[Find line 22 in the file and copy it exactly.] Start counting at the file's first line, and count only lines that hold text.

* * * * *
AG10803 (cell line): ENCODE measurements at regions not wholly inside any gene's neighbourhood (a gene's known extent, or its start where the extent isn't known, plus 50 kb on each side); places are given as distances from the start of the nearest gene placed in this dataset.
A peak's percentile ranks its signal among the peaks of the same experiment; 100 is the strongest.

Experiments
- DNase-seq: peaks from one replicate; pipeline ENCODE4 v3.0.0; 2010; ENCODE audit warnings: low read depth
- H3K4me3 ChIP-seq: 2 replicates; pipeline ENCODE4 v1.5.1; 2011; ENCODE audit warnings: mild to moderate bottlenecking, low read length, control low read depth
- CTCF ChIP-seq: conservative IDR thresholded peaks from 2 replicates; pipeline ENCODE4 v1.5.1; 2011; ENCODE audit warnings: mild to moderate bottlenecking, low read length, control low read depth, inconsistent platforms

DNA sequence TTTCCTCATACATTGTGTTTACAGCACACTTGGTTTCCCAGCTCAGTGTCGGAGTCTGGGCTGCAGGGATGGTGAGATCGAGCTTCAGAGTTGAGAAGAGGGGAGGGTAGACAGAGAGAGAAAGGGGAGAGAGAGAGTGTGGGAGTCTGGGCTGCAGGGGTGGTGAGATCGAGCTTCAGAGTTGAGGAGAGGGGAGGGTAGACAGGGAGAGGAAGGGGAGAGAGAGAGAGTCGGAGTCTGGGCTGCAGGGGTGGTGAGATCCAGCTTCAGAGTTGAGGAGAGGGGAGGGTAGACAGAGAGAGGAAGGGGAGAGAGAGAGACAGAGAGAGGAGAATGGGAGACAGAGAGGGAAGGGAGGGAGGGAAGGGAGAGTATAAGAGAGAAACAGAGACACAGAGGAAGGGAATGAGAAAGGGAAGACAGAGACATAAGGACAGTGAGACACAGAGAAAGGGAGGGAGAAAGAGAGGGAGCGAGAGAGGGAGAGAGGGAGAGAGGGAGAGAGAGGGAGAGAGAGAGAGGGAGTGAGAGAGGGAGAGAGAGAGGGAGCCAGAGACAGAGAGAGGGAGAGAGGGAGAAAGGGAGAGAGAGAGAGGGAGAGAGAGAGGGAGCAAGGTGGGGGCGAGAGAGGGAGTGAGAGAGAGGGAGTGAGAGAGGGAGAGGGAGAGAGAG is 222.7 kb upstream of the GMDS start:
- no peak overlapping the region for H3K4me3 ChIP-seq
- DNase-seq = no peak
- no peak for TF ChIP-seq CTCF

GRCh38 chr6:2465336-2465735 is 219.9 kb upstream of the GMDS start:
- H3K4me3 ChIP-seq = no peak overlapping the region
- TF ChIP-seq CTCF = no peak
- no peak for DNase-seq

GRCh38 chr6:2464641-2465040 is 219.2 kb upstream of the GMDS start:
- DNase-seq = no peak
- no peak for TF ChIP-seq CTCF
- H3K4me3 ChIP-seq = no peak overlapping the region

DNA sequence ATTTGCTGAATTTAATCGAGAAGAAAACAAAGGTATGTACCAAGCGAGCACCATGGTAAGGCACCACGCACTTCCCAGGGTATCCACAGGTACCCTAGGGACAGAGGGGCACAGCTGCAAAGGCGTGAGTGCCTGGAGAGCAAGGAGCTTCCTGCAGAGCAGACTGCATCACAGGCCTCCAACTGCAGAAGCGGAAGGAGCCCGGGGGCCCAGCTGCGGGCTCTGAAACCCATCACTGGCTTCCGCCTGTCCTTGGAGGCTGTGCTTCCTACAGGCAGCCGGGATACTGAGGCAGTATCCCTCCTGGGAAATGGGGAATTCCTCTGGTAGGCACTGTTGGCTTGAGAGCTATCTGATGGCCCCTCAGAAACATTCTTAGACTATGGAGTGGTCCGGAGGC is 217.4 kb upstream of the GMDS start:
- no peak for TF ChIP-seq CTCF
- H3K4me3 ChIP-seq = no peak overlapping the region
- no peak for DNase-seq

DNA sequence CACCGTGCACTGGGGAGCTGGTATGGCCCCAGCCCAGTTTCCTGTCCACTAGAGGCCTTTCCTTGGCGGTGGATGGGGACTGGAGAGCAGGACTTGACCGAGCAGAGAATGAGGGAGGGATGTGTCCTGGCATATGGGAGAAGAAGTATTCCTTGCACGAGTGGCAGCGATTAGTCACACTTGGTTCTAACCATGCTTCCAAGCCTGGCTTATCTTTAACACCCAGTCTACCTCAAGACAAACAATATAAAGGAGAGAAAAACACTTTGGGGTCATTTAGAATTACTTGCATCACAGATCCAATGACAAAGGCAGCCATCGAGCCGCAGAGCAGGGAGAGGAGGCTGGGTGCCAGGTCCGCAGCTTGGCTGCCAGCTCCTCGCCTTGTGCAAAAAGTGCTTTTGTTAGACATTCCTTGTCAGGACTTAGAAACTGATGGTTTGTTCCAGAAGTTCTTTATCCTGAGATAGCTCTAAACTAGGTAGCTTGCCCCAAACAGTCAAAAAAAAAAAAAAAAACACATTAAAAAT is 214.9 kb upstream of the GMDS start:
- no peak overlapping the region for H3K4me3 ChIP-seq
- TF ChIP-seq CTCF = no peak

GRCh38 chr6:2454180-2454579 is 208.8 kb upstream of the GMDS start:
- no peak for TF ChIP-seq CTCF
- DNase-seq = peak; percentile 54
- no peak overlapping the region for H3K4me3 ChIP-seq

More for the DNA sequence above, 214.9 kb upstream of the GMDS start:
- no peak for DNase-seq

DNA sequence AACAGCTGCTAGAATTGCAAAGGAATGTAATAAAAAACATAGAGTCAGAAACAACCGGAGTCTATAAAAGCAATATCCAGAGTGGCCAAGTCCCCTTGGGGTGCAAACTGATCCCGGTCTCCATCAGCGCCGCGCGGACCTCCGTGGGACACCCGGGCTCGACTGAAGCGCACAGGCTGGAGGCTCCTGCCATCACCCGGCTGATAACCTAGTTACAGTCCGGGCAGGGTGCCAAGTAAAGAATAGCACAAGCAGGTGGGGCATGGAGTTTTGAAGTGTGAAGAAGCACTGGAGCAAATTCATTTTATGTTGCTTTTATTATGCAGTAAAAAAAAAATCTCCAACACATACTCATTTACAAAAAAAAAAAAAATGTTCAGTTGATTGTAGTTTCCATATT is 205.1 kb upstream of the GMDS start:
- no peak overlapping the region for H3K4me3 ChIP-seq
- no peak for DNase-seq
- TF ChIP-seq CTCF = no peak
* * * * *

- no peak for DNase-seq